When it comes to downsizing to move or downsizing to live
comfortably in your present home, it can be tough to make decisions about what
to keep and what to let go. Some people become accidental hoarders just from
bringing things home from Senior Expos, all those goodie bags full of samples
and helpful information. When it is time to make decisions about getting rid of
stuff the brain fog creeps in.
Here are three mental toughness tools to use to strengthen
Your commitment scale
Your mantra “no shame – no blame”
Your new ability to think like a ghost
Here’s how it works…you come across an item you know you should get rid of, let’s say an aged unfinished craft project. The commitment scale is adopted from the pain scale you see in doctors’ offices. On a scale of 1 to 10 how committed are you to finishing this project? Let’s say its been in a closet for several years. If you think it is a “10” then you are very committed to finishing it and will start immediately. If it is a “1” then you’ll have no problem sending it on its way. It’s that gray area between 1 and 10 where the decision making is difficult.
Perhaps the knowledge of how much you paid for it creates guilt for you at the thought of letting it go. This is where repeating “no shame- no blame” can lessen the trauma. Even if it was very expensive, that money has already been spent. It doesn’t put the money back into your pocket to hang on to it. You are a different person now than you were then and your interests have changed.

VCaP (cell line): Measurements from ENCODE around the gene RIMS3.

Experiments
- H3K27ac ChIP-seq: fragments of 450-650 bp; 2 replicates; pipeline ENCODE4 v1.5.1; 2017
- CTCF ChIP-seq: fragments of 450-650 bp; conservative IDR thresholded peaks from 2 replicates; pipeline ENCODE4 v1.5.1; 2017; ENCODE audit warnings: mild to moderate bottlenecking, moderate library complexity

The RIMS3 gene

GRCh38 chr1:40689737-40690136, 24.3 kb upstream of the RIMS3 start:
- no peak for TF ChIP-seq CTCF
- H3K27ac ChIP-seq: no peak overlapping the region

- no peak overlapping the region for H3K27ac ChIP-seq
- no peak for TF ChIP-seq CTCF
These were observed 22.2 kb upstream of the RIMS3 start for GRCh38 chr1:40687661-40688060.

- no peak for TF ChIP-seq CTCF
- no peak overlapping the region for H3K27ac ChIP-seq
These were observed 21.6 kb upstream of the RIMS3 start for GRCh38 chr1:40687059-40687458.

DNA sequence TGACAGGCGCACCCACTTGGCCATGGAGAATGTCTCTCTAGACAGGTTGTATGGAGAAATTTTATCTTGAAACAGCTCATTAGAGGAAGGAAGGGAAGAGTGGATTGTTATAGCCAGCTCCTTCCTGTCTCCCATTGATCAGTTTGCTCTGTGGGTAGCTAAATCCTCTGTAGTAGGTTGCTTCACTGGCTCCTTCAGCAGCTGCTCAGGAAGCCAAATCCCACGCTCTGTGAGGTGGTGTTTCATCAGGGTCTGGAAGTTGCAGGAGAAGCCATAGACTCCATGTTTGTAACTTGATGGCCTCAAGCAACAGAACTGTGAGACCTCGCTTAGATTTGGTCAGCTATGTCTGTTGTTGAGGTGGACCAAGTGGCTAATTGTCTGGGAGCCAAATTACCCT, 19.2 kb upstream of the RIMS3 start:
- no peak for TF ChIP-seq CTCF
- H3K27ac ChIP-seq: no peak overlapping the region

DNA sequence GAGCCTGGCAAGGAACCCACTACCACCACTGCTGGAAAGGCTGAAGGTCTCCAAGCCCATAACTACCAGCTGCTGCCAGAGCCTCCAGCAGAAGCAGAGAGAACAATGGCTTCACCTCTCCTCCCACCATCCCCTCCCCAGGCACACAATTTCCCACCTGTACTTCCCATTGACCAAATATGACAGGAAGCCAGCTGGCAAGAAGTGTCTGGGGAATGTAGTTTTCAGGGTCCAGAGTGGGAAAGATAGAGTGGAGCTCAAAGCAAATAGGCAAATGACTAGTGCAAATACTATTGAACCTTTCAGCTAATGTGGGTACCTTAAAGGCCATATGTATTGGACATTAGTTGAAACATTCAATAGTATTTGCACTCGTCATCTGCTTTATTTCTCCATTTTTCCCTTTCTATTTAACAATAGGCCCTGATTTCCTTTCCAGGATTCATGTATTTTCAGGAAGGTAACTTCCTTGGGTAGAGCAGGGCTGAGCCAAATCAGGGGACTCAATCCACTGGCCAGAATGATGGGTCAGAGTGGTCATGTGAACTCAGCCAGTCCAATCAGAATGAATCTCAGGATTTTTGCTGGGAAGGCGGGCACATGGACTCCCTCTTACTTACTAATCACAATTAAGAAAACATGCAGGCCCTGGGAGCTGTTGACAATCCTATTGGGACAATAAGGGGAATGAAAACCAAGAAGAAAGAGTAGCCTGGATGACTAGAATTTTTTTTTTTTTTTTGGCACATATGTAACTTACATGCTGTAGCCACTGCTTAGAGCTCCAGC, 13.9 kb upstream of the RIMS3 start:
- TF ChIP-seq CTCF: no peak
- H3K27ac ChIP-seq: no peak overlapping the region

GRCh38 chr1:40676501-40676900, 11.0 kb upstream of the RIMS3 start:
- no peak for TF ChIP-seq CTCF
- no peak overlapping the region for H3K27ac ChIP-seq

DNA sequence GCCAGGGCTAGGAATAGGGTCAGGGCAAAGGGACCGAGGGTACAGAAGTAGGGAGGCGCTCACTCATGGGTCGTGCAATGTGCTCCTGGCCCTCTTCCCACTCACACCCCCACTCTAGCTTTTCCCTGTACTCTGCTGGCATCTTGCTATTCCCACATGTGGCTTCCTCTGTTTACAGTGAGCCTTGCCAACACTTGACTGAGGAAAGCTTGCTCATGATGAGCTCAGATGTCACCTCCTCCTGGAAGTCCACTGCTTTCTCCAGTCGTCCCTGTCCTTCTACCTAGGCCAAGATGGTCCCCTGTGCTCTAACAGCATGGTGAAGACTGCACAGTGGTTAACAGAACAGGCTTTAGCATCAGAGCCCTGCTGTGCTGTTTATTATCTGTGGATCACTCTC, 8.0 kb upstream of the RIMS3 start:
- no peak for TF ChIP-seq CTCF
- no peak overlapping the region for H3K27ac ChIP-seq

If this isn’t enough, then imagine yourself to be a ghostly observer as your belongings are sorted and removed by family members or hired clean-out specialists. How will they view this item? What will they do with it? At this time the decision is yours. Deal with it.
I have a lot of books to take to GoodWill. This is a big break-through for me. Books have a greater hold on me than any other physical stuff.
I am able to release all these books to future owners through GoodWill because I have seen the way they market them on Amazon.com. I have occasionally bought a used book from them that I had given up years ago but recently desired to own a copy. I think of my relationship with possessions as that of a conduit. Things can come into my life, stay awhile, and then leave.
That reminds me that, when I was very young, I thought people were saying “live-bury” and that could almost be the case in some homes where the books have taken over all the available space.
Today is a refrigerator triage day. Everything must come out and justify its existence to me or out it goes. This is the only area where I seem to manifest a hoarding behavior. I tend to see left-overs as a potential soup, quiche, or casserole ingredient and thus I have congestion in the fridge. I know a lot of people these days throw out leftovers, but I come from a time and a place where frugality was necessary. It is also the sign of a creative cook to know how to incorporate these ingredients into a delicious second life.
I have stuff in the fridge that I have kept for the same reasons other people keep non-food stuff. For instance, I have two quart jars of homemade pickles given by a friend who preserves garden produce. I need that space and I know it would take my husband and me three years to use up those two quarts, so out they go. But maybe first I’ll save some of it in smaller jars. My thrift sense kicks in along with an appreciation of the friendship.
Another reason I have kept some of the items is I paid good money for them. I sometimes see an interesting recipe online and bookmark it, but I lack an ingredient or two so I add them to my shopping list and purchase them. The trouble is, my memory doesn’t retain the purpose of the product so I end up with mystery ingredients. I need a system to link food purchases with the recipe they are intended for.